As November draws closer, Proposition 64 – the California Marijuana Legalization Initiative – is still being hotly debated. A recent story from CBS News has brought a possible unintended consequence to light if it passes; the possibility of more cases of dogs digesting cannabis products.
According to the report, ‘The Pet Poison Helpline found that in the past five years, there has been an alarming jump in the number of dogs accidentally poisoned or intoxicated by marijuana – a 330% increase in cases across the nation.’
According to the Pet Poison Helpline, the number one source in dog intoxications are edibles intended for human consumption that are rich in tetrahydrocannabinol (THC), the primary psychoactive cannabinoid in marijuana. people who uses portable dog fence, says it will help their dogs to prevent such activities.
One potent source of THC used in making baked goods for marijuana edibles is cannabutter… At least two dogs in the U.S. have died in the past year after eating cannabutter, according to the helpline.
It should also be noted that some THC-rich cannabis edibles also include chocolate, raisins or xylitol; all ingredients that compound the toxicity in dogs.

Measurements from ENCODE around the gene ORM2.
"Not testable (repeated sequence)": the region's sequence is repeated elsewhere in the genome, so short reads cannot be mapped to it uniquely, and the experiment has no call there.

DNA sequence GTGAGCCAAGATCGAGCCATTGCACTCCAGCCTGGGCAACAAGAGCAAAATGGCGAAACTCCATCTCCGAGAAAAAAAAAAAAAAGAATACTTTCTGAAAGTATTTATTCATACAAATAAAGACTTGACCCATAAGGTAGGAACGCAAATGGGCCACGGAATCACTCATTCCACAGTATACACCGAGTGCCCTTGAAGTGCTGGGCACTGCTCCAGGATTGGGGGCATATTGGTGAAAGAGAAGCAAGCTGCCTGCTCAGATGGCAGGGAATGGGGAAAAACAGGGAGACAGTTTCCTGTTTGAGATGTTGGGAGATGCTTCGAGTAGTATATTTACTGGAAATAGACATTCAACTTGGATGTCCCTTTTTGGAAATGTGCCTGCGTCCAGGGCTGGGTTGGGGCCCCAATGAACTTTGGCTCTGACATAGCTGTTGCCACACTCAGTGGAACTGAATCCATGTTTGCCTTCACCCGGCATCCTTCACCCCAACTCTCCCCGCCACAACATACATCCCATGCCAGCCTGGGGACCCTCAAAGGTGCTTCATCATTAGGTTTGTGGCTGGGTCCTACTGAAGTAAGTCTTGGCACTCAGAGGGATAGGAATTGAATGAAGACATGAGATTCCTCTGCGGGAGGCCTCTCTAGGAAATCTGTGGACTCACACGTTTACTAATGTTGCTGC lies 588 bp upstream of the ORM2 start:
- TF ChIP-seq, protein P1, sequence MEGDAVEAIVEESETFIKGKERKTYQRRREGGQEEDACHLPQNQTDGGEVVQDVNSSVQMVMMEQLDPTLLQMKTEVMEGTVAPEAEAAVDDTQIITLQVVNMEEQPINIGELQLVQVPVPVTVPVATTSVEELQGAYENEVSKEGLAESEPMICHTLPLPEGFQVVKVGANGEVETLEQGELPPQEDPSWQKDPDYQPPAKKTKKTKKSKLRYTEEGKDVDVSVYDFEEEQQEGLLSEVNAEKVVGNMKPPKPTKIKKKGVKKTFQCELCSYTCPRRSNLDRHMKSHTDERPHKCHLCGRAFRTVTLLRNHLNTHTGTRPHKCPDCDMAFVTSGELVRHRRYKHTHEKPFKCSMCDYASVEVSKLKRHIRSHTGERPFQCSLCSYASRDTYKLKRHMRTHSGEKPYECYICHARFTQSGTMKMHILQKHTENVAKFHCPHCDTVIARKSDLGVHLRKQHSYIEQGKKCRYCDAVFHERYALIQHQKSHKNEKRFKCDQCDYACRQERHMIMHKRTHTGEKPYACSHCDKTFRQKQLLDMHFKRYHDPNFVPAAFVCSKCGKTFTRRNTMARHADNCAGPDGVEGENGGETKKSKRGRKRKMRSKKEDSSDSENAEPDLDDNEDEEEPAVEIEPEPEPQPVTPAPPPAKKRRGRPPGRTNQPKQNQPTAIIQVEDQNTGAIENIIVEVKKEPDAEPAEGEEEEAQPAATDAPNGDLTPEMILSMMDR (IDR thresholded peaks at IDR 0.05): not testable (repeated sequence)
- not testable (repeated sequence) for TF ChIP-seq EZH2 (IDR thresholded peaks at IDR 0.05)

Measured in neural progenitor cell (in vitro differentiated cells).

And, if a pet owner decides to grow a plant for their own use, they need to be aware that the cannabis grown today is engineered to contain as much THC as possible, up to 20%.
“Dogs can die from this. It is uncommon but it’s possible,” said Dr. Karl Jandrey, Associate Professor of Clinical Surgical & Radiological Sciences at UC Davis School of Veterinary Medicine. “We probably see one a week but some of my colleagues in private practice in the Bay Area may see more like one or two a day.”
Julianna Carella, founder of Auntie Dolores, which is a San Francisco-based maker of medical marijuana products, has this advice for pet owners, “Just keep it away from pets like you would keep it away from children.” She further points out that her firm puts warning labels on all the THC-rich edible products. “We took the ‘keep out of reach of children’ and added ‘keep out of reach of children and pets’ on our packaging,” she said.
The takeaway from these warnings for pet owners is that they should look closely at anything their pet finds and begins to eat.